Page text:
War, abuse, restrictions, poverty and maternal mortality are the common lot of women around the globe. But in the privileged West, many women are able to pursue the fight for equality rather than simply struggle to survive. This sharp contrast is brought to bear in an intriguing show at Orlando Museum of Art of work by 11 female photographers for National Geographic. They exhibit images ranging from landscapes to leopards, but the show's underlying theme is the storyline of contemporary women in the world. Women of Vision will be seen at OMA for just another few days – if you haven't already seen it, this weekend is your last chance.
The presentation of this traveling exhibition is impressive, constituting a journey in itself. The photographers are treated as subjects themselves in the installation, with large portraits hanging from banners, biographies printed on decorative metal panels and lighted pylons marking each woman's segment of the show. One wonders if the bit of glamour given these photographers would be bestowed on male photographers, or is their feminine identity accented for a purpose in this show, to contrast against so much of their subject matter?
The viewer's experience begins with work by Jodi Cobb and Stephanie Sinclair, photos seeking the meaning of beauty, as well as the meaning of love. Cobb's camera finds theatrical artifice in Venice, defiantly staring mudmen in New Guinea, lusty teens sweating on a Cancun beach. Sinclair looks deeply into individual identity, documenting child brides in Yemen and polygamists in Utah. Each photographer's eye brings a strange dignity to these scenes.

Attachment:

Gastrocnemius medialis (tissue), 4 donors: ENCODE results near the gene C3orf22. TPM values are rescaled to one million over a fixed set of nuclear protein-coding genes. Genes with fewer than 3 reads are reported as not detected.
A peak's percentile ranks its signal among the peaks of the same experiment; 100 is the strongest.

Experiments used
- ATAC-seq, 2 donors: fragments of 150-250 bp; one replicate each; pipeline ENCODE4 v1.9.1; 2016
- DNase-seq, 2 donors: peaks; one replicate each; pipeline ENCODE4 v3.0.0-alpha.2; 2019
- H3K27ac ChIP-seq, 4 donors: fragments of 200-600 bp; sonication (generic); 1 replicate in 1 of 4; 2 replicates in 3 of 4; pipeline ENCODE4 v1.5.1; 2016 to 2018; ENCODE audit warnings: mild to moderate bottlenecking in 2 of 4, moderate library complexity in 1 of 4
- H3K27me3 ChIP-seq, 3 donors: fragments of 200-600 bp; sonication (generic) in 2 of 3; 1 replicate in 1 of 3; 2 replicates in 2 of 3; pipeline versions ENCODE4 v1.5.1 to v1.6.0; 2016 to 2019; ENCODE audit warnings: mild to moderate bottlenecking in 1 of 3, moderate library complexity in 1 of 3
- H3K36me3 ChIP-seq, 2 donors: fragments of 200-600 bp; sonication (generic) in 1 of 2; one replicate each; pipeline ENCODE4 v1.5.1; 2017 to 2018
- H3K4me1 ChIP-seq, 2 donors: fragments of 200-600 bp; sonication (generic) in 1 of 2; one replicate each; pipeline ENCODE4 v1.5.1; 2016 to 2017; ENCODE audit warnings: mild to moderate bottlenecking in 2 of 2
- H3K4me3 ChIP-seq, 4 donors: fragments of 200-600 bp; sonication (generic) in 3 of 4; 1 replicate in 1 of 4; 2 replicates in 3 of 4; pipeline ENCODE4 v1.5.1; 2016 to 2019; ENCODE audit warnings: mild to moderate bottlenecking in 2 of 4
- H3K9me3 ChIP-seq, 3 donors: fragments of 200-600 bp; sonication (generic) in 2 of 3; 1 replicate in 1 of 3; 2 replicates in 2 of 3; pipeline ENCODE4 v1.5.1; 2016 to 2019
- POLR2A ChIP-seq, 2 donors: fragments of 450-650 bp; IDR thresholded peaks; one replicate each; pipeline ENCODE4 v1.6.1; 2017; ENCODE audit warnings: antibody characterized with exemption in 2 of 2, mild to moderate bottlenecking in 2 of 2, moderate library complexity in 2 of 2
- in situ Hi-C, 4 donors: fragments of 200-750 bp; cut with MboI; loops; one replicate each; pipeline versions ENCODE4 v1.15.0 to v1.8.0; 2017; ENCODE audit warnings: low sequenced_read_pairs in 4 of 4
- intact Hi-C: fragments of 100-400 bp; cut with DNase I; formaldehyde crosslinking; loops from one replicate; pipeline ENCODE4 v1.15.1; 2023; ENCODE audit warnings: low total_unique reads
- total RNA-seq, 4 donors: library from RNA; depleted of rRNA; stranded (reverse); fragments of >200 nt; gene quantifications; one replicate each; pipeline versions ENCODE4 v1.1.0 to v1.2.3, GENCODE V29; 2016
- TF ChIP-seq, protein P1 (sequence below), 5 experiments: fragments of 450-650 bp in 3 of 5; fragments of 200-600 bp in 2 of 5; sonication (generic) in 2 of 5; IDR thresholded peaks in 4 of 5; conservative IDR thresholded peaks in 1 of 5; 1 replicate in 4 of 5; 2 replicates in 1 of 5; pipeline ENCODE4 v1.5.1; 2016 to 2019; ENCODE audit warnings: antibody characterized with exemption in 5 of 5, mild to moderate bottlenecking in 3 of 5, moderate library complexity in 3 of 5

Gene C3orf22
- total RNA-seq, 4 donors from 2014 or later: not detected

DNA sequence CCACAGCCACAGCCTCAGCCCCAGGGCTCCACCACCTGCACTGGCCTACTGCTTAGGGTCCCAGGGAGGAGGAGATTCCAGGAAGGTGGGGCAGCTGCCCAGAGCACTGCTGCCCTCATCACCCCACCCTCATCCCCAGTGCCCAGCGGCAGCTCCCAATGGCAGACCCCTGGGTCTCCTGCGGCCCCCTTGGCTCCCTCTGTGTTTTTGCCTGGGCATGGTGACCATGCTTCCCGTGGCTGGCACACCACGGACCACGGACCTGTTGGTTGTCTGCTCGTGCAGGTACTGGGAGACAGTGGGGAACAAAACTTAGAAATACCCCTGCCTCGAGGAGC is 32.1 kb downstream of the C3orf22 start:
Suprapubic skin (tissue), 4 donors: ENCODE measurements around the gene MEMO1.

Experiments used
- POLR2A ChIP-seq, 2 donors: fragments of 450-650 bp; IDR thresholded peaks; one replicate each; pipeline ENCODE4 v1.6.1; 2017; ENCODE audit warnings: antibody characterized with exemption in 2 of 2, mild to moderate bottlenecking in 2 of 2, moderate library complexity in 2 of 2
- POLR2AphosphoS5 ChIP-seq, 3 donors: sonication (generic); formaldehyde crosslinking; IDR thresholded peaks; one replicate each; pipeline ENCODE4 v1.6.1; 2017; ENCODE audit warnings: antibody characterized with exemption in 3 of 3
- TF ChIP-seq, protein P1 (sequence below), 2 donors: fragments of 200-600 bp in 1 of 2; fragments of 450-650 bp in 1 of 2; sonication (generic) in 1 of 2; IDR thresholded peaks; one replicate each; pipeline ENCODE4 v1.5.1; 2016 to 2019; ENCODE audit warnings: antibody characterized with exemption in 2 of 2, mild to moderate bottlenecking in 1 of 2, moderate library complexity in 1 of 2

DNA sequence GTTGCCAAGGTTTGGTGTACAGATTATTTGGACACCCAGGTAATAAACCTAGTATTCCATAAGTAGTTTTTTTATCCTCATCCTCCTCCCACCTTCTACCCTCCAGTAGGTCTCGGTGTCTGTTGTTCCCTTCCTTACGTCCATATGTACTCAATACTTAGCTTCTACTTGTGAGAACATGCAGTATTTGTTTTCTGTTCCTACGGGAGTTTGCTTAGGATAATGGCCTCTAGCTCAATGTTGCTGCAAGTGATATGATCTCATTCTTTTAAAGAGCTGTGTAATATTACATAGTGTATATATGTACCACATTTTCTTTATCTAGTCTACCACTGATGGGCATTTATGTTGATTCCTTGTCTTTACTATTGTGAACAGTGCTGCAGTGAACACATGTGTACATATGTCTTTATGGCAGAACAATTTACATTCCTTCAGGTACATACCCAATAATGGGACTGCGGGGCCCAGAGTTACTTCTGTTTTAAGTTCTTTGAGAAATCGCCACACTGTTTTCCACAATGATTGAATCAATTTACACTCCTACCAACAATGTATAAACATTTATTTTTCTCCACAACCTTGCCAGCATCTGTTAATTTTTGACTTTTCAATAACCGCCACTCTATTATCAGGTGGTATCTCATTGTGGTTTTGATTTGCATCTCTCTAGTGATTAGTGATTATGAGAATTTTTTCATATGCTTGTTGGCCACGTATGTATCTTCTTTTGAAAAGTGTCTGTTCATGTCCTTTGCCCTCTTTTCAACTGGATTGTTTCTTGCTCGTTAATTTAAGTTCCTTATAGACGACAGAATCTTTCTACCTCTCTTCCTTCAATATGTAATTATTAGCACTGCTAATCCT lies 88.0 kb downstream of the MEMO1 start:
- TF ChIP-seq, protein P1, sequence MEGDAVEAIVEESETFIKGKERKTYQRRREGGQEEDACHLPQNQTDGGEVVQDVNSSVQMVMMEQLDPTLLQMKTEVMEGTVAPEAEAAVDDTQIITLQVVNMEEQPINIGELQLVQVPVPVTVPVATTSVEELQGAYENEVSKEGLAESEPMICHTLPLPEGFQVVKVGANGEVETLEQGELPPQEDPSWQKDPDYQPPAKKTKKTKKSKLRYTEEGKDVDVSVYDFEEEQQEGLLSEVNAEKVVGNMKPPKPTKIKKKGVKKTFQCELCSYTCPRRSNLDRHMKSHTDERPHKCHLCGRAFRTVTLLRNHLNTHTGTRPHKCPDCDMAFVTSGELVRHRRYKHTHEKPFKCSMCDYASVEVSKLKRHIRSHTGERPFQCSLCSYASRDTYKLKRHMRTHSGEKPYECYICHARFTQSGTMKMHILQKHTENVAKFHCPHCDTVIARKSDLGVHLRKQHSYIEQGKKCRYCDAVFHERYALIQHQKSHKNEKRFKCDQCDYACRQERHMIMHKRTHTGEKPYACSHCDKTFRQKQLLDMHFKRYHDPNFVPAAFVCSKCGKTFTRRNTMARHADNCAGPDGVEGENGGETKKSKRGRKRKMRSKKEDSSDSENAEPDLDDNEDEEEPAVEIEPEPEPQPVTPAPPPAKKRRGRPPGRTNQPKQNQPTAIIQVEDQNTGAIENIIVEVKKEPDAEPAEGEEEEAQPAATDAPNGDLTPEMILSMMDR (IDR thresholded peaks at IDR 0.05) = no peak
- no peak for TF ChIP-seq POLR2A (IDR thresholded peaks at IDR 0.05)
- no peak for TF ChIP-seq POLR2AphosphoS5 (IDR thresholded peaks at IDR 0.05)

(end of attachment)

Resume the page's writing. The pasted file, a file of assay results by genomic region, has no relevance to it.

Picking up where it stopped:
Works by Amy Toensing, Beverly Joubert and Diane Cook occupy the gallery's center. Toensing's intimate portraits of individual women are juxtaposed with Joubert's wild Africa: Equally intimate is a haunting close-up of the unnerving green eyes of a leopard she followed from birth through adulthood. Cook's urban landscapes cool things down and bring out a contrasting beauty. In photos of Manhattan's High Line, for example, or the green garden roof on Chicago's City Hall, Cook's rich shadows soften the harsh city angles and carry an optimism about them.
Kitra Cahana and Maggie Steber are paired and featured in two fascinating light boxes near the rear of the museum. Cahana follows Austin teenagers' helter-skelter journey to adulthood in a series called Teenage Brain. Compared to Cahana's bemused documentation, Steber delves deep into the psyche in her portraits of people in Nepal, Dubai, Afghanistan and here at home.
The last rooms in the museum plunge one into a more disturbing, less contemplative world. Lynn Johnson and Lynsey Addario do not hold back, leaving disturbing images of Zambian animal trackers, Indian lepers and burqua-clad Afghani mothers to linger in the viewer's mind. Erika Larsen and Carolyn Drake complete the viewer's tour. Drake's overhead photo of a young girl lying flat on the floor, a Mongolian shaman's hand on her stomach, is oddly familiar yet remote from our Western experience, while Larsen's portraits of brightly costumed American Indian girls and Samí reindeer herders end things with a (mostly) happy lift.
In a series of interviews, a short film presents the photographers discussing their work. National Geographic protects their "field time," maximizing the photographers' autonomy to develop an extraordinary depth in their projects. The magazine has always had an earnestness about it; no photographic tricks or art for art's sake here. (One hopes the magazine will retain its rigor under new owner Rupert Murdoch.) The straight-up documentary style can seem severe, but out of it has come a deeper library of wisdom about the world.
In any case, this provocative exhibit takes the viewer into intimate contact with our worldwide sisterhood, and helps write a story of contemporary women that is refreshing, profound and focused.